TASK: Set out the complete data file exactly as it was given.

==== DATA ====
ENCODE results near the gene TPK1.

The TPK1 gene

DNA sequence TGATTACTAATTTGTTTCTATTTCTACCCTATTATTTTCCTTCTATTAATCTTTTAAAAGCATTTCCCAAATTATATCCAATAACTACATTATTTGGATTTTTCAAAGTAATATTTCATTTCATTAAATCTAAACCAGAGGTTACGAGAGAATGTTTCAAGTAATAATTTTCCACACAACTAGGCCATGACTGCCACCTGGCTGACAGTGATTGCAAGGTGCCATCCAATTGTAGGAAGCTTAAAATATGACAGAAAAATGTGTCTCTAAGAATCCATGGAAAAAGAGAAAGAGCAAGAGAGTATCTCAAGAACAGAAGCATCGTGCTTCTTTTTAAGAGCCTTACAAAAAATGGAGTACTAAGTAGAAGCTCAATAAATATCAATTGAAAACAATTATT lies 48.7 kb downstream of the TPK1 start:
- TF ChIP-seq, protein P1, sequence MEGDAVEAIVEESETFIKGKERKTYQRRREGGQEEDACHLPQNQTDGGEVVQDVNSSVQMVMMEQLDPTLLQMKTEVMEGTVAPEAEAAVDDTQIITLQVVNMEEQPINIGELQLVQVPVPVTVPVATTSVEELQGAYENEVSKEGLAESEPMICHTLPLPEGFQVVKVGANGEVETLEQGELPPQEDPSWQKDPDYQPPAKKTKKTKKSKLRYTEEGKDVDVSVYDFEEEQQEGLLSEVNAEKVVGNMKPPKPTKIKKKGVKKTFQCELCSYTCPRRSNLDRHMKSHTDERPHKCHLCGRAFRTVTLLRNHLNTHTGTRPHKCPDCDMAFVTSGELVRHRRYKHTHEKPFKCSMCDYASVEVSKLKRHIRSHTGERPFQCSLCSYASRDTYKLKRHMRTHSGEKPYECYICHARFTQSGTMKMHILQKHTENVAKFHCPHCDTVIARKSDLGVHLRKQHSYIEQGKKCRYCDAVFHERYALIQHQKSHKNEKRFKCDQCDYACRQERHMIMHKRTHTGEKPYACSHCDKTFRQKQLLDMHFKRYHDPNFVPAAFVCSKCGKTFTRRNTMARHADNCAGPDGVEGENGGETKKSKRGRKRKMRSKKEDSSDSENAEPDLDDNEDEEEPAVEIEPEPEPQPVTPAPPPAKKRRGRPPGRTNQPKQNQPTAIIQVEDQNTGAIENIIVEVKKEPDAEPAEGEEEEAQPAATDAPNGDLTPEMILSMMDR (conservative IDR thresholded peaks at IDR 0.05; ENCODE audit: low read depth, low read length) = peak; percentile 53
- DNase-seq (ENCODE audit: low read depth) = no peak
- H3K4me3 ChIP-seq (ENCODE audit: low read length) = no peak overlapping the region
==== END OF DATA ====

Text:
ENCODE results near the gene TPK1.

The TPK1 gene

DNA sequence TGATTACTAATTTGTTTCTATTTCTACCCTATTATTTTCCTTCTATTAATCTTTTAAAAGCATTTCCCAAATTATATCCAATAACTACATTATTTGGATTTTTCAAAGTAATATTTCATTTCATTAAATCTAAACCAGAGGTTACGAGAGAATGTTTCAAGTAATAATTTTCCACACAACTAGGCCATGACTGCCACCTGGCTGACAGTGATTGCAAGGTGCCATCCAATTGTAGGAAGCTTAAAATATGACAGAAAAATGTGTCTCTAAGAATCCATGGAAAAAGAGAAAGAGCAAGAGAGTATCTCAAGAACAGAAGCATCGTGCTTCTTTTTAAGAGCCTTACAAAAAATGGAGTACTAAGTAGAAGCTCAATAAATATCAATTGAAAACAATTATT lies 48.7 kb downstream of the TPK1 start:
- TF ChIP-seq, protein P1, sequence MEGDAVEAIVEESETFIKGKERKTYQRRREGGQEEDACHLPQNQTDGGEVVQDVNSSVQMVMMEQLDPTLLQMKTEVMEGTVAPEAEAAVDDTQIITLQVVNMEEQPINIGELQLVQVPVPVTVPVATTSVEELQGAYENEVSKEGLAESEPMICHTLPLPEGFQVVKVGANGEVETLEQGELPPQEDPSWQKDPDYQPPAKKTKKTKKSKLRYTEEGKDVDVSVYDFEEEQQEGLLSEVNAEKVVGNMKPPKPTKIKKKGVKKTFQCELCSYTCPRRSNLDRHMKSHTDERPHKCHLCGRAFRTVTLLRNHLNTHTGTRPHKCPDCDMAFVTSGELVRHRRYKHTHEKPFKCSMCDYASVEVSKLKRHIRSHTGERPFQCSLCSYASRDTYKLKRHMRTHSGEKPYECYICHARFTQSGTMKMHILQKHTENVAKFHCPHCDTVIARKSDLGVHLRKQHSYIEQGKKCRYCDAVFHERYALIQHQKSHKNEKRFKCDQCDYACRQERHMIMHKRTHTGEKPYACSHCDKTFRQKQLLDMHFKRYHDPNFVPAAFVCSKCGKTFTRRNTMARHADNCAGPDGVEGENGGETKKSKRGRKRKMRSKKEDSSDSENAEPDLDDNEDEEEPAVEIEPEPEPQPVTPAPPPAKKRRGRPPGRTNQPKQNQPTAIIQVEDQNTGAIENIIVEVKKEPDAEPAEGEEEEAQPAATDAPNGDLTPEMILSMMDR (conservative IDR thresholded peaks at IDR 0.05; ENCODE audit: low read depth, low read length) = peak; percentile 53
- DNase-seq (ENCODE audit: low read depth) = no peak
- H3K4me3 ChIP-seq (ENCODE audit: low read length) = no peak overlapping the region